Financial Literacy for Children
by Judy Loy, ChFC®, RICP®
Any family with children knows that there is a large financial impact due to the cost of raising a child. From daycare or sports activities to college education, expenses accumulate when adding a new member to the family. The U.S. Department of Agriculture’s annual report on the “Cost of Raising a Child” estimates a baby born in 2013 will have an average cost through age 18 of $245,340 ($304,480 with projected inflation). That figure does not include college. For many parents, the financial impact doesn’t end at 18 either. Parents who start early to show and teach their child good financial habits will help their child become confident about making smart financial decisions well into the future.
It’s prudent to teach children money management starting at a young age. You might want to let your child earn money by doing odd jobs around the house or give them an allowance for set weekly chores. How much allowance is appropriate? It depends on what you expect them to spend their money on. As a child ages, you may expect them to pay for items such as movie tickets, X-Box games, special sports equipment, cell phone charges or snacks. Consider giving the same amount on the same day each week and consider ‘raises’ for children who manage money well.
A ‘piggy bank’ is all well and good but as a child gets older, helping them open a savings account can be a great learning experience. One way to assist your child in understanding short-term and long-term money goals is to have them see what money they need immediately and what should be saved for later. You can help them achieve that by having them write down their goals. Do they want to go to the movies this weekend but save up for the family vacation or a hot new pair of sunglasses? Ask your child to write down their goals, what it will cost and how long it will take them to save what they need. If the goal is a large one, you might offer to match what the child is saving as an incentive.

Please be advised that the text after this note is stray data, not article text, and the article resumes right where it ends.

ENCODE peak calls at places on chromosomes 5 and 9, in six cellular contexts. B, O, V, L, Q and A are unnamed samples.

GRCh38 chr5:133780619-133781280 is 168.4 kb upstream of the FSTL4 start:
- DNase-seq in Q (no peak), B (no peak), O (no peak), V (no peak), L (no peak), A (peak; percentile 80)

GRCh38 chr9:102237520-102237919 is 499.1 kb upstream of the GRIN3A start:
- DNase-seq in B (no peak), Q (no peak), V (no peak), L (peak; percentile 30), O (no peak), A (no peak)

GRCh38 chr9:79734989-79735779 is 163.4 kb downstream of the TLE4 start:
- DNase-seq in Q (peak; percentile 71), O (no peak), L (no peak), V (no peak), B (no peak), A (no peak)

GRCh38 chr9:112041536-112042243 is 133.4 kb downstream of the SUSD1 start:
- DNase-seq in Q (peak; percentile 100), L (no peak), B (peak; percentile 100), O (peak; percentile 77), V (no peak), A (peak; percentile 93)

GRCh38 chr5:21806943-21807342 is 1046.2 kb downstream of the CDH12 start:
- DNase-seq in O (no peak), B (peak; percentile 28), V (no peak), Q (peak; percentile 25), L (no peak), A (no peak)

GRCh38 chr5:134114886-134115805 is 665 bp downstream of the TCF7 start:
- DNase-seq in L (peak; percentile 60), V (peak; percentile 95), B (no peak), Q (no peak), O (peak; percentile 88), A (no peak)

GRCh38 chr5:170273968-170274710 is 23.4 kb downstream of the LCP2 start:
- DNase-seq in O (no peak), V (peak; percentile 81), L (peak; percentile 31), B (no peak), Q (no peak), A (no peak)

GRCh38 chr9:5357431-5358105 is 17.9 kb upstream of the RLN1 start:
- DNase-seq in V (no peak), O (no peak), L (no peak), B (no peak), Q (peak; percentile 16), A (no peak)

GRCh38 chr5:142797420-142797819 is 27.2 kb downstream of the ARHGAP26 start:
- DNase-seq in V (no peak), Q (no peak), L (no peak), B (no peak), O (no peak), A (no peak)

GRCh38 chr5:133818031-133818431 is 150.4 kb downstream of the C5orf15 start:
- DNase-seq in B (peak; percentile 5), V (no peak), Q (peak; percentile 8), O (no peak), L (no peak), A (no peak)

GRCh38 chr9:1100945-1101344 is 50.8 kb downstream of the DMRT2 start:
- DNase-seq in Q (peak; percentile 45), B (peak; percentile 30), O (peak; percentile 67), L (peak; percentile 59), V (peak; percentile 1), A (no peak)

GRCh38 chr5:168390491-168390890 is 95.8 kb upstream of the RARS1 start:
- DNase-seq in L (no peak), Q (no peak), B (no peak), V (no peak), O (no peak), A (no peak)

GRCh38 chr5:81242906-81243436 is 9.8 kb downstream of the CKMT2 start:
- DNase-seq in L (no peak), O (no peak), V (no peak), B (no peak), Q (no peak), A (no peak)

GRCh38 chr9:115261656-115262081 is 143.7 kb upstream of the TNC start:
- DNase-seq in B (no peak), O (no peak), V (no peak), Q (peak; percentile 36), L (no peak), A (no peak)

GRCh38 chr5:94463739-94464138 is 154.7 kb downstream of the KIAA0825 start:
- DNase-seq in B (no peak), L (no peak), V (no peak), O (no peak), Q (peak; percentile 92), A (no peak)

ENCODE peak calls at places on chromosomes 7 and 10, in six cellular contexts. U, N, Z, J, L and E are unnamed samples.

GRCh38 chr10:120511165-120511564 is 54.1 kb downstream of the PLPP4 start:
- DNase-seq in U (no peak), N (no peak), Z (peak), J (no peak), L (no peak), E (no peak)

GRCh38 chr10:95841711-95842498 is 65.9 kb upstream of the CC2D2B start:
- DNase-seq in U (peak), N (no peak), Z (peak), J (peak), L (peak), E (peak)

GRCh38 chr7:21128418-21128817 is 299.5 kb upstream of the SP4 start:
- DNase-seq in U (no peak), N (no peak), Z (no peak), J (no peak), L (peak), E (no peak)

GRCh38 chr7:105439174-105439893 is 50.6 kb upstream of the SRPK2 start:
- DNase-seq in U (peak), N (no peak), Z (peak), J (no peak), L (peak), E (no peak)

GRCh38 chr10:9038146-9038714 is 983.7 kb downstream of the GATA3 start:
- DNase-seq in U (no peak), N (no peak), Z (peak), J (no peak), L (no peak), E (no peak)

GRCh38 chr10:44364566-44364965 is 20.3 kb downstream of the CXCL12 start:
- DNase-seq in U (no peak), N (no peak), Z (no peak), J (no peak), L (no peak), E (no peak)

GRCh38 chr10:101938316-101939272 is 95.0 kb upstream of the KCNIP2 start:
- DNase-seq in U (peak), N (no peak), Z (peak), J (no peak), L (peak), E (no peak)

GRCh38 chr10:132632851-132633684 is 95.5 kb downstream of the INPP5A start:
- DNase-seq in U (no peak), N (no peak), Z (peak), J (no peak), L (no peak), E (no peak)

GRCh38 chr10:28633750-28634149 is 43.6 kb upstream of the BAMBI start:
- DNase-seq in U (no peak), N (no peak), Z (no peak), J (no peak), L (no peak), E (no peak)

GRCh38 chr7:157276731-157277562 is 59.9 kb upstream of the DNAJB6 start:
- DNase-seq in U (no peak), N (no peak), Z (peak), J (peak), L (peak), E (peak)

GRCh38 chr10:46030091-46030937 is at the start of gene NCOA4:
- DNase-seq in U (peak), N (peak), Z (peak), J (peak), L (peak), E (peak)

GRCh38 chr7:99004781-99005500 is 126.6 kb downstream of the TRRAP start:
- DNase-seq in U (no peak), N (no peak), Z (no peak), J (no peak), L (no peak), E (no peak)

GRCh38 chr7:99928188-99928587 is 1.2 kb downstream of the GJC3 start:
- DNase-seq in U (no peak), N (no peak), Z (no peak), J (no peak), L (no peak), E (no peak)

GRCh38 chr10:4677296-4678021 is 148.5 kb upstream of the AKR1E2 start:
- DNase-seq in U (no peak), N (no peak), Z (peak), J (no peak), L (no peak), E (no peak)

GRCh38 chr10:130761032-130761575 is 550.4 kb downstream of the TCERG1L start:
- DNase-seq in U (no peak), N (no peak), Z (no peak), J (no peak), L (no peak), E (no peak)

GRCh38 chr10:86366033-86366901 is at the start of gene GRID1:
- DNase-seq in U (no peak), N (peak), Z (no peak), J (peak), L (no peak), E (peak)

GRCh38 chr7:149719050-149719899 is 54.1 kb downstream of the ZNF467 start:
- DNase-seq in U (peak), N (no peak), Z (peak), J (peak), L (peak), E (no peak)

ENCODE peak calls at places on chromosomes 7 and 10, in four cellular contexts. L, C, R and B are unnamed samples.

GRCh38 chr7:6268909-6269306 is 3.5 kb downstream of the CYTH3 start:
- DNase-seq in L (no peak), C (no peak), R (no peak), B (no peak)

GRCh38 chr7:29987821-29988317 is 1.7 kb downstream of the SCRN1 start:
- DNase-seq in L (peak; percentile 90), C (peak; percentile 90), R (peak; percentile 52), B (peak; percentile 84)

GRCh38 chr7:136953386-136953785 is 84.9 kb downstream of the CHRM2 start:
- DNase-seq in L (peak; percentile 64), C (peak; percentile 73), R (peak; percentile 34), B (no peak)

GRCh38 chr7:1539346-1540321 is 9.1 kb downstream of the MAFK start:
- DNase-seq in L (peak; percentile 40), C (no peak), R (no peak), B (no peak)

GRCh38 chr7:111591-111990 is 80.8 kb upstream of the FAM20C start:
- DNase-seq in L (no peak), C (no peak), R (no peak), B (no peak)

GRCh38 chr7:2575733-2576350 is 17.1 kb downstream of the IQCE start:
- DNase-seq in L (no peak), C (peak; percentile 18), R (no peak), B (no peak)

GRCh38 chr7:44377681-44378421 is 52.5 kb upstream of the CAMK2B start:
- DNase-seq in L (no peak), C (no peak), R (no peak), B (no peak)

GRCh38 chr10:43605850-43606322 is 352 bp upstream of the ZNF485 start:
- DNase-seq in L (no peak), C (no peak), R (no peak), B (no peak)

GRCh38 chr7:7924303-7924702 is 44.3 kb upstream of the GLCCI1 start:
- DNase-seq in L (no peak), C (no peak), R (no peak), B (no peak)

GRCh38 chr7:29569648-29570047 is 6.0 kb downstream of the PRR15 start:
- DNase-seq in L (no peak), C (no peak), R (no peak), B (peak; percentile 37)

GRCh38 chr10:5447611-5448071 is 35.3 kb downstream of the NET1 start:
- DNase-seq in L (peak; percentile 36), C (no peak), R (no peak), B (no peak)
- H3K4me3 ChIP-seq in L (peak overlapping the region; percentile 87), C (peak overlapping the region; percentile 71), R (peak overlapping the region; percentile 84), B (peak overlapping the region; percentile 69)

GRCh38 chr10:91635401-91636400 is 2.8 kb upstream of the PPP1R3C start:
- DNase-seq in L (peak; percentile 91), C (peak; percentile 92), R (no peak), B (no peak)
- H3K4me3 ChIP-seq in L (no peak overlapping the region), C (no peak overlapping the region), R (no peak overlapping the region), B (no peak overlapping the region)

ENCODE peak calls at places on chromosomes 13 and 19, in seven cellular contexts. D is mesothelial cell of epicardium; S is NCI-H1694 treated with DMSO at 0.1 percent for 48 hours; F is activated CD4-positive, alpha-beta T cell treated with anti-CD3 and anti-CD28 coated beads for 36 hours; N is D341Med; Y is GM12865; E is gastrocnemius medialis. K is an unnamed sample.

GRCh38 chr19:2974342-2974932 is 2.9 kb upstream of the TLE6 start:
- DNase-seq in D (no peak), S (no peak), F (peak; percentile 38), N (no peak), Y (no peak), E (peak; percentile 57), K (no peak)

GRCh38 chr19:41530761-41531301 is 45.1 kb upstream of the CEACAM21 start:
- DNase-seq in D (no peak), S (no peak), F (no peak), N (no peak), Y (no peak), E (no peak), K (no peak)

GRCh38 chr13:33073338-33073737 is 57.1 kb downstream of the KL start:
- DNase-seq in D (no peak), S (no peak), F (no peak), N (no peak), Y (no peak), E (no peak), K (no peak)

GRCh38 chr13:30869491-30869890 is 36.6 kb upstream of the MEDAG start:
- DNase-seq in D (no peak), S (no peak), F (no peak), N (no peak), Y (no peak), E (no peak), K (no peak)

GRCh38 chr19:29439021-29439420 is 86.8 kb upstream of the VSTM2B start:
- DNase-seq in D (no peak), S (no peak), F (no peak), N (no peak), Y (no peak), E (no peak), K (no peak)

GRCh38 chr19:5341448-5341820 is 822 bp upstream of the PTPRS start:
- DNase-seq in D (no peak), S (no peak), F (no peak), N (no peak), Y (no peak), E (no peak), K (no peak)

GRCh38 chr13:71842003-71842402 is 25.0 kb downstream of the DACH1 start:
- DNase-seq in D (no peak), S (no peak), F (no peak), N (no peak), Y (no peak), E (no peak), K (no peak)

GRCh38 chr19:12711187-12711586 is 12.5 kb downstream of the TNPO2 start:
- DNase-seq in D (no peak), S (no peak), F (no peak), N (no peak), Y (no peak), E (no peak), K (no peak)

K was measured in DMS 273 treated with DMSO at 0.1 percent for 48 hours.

Helping your children understand spending money wisely can be facilitated by having them with you when making a major (or small) purchase. For instance, when car shopping, explain the difference between buying new or used and buying or leasing a vehicle. Just showing the drop in value after driving a new car off the car lot can be educational and eye opening. Giving you child an insight into everyday money decisions can help prepare them for life.
For an older child earning income through a summer job or part-time work, looking at a 529 or Roth IRA may be beneficial. For example, if you or a grandparent have started a college account for your child, ask your child to contribute toward their long-term future. This will give them an understanding about investing and help demonstrate the enormous cost of higher education.
One of the big questions for parents is whether their child should be trusted with a credit card. First of all, in most cases an adult must cosign on a credit card for a person under 21. If you cosign, you are taking on legal liability for the debt and it will be on your credit report. It is a good idea to help your son or daughter get used to credit card debt and the need to pay off the amount each month and not to over extend. Initially, consider using a prepaid spending card or a card with a low credit limit to more easily control spending limits. Have an agreement with your child on how the bill gets paid and what will happen if it does not. Explain the structure of the credit card, the minimum payment (how long it takes to pay off a card only paying the minimum), the interest rate and credit limit. Make a habit of communicating with your child regularly on how to use the card sensibly, such as only for emergencies.
Getting a child started early on financial budgeting, saving and credit can lead to financial success later in life. An investment of your time now in your child’s financial education could help eliminate the possibility of a parental bailout later!
Reprinted with permission from StateCollege.com
© 2016 Nestlerode and Loy. All rights reserved.